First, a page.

Walking: The Body on A Long Walk - “The best walkers I’ve seen have been in their 60s and 70s, with few sports or other injuries. A well-cared for body is capable of near indefinite, simple locomotion. Again, this is what got us here.”

Art & Nature: The Optimistic Art of Mary Mattingly: “The project also marked a shift in the orientation of Mattingly’s work — most of her subsequent projects have been in outdoor public spaces, not galleries or museums…”

Art & Media: The Creativity Supply Chain - “Yes, there will always be financial markets built around monetizing the work of top creators. But the reasons why people create are far more universal & fundamental to our common humanity, & these reasons result in a tremendous amount of aggregate value”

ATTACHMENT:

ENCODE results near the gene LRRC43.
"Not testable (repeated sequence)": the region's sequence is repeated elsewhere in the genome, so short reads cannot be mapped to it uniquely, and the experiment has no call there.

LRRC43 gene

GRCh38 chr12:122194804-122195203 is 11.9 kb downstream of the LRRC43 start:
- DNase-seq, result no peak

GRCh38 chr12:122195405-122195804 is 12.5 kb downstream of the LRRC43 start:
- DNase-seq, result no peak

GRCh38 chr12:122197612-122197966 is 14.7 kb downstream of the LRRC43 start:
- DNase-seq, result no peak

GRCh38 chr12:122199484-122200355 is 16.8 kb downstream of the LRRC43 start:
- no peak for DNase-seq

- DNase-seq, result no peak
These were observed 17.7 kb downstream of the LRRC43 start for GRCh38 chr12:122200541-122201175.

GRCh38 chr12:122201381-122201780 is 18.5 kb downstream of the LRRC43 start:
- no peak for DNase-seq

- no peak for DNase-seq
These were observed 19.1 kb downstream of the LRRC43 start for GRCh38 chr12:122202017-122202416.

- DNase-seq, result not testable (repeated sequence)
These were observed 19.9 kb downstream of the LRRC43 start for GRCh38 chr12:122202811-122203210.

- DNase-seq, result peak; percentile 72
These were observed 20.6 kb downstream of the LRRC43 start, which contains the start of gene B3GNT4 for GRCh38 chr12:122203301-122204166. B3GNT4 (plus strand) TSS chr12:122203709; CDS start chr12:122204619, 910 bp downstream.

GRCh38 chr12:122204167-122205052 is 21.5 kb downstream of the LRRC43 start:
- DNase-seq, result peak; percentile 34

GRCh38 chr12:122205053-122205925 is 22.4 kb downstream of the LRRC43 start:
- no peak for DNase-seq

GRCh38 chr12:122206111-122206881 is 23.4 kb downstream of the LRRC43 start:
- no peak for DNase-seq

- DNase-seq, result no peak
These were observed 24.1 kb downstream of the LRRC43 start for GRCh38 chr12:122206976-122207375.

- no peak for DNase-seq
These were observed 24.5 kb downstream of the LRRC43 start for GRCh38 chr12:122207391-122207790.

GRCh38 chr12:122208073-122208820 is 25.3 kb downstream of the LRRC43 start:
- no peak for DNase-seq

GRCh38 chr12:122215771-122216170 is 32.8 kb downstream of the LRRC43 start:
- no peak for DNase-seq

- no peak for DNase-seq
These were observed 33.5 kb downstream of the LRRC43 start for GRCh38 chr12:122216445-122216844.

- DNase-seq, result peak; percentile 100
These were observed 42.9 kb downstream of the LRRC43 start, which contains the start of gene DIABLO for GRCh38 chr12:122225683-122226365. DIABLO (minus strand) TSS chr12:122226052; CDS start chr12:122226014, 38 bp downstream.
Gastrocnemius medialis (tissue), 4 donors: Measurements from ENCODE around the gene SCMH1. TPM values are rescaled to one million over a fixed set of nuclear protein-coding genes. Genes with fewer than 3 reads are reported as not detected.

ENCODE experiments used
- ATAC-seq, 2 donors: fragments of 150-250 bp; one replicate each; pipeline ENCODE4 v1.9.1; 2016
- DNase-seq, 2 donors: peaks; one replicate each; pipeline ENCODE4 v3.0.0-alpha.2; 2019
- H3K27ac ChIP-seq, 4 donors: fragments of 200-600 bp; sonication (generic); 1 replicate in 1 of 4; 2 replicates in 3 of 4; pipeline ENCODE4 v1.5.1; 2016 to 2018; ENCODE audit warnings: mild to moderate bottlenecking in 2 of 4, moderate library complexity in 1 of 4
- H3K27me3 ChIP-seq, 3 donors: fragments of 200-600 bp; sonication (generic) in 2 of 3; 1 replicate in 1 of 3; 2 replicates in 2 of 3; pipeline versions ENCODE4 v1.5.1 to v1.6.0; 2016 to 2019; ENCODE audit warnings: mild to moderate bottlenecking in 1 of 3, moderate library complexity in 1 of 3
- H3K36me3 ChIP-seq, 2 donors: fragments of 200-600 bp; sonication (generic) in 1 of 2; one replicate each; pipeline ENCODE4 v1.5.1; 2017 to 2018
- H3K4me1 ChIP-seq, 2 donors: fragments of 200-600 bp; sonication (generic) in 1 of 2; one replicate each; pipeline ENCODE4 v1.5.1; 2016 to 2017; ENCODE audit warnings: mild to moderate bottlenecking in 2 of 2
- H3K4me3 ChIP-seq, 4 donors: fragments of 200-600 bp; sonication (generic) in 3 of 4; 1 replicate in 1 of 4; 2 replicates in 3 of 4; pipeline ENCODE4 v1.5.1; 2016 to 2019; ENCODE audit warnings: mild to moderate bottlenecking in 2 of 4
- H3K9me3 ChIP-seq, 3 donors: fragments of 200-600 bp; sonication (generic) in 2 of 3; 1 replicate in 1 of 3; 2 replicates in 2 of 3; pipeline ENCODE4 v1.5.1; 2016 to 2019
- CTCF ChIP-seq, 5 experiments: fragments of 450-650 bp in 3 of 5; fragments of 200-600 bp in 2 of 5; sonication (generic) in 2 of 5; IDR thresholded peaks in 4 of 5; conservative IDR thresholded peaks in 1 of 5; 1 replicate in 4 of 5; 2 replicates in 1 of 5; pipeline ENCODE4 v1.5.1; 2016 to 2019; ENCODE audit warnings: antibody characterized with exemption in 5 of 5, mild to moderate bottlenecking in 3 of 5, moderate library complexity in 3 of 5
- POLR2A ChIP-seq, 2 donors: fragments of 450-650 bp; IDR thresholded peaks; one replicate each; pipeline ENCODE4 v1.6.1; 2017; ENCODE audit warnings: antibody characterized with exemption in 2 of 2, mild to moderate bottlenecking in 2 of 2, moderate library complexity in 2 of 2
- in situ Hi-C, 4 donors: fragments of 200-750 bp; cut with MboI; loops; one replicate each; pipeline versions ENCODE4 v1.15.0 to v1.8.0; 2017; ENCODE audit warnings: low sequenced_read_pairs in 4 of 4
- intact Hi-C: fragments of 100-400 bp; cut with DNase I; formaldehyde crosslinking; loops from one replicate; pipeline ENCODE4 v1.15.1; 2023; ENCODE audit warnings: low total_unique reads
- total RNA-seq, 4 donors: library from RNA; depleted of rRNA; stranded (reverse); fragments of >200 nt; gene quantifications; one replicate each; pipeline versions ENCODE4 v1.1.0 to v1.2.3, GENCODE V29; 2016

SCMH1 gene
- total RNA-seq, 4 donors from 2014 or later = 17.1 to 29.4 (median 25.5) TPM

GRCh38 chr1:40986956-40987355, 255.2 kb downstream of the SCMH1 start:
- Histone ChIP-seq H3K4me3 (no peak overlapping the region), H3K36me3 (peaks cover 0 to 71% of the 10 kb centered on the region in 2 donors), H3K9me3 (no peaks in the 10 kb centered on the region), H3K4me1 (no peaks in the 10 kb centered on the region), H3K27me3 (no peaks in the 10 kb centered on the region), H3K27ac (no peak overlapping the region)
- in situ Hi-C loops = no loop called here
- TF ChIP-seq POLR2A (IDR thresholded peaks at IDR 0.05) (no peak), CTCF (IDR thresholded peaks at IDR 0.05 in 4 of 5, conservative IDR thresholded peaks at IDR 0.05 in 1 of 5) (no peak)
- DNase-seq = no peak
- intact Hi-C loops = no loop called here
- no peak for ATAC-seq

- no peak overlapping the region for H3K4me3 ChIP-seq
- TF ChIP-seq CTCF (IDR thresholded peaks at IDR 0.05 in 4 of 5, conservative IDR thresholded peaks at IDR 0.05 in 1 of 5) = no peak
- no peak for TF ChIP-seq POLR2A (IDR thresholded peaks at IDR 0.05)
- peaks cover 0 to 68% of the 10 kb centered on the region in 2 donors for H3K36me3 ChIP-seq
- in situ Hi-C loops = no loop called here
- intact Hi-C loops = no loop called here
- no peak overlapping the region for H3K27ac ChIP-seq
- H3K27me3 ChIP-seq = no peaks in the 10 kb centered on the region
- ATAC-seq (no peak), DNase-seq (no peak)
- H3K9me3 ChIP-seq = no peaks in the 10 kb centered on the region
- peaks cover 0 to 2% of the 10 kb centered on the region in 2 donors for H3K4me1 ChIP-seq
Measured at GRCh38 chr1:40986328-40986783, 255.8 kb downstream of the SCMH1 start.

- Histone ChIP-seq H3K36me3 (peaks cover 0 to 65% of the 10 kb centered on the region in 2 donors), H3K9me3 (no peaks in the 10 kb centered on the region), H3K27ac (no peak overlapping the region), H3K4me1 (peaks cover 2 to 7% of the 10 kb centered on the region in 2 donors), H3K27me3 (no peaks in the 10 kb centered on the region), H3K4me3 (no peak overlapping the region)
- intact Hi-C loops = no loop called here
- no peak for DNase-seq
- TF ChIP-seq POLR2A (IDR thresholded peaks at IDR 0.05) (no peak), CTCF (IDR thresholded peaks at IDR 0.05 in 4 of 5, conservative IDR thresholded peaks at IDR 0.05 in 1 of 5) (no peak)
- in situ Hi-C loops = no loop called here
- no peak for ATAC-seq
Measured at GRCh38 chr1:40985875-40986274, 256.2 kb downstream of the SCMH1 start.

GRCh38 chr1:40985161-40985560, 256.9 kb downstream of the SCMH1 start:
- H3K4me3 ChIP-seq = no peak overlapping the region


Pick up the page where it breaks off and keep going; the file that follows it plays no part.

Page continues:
Mapping & Art: Peter Gorman [Barely Maps]

Walking: The Next Walk You Take Could Change Your Life - “My strolls taught me that walking truly is a discipline and an art. The discipline of removing assumption — thinking that something is going to be beautiful does as much damage to a place as thinking it will be ugly. It is an art of attention.”

Mapping and Walking

“Psychogeography is the fact that you have an opinion about a space the moment you step into it. This has as much to do with the space as with our hardwired instincts to determine if it is safe.” - Wilfried Hou Je Bak - page 6

“The psychogeography project project started because I wanted to say something about cities. I had no idea what I would want to say, but that’s what it started as-a systematic process of finding out. Slowly, while doing that, you build up enough understanding to be able to say something.” - Wil fried Hou Je Bak - page 12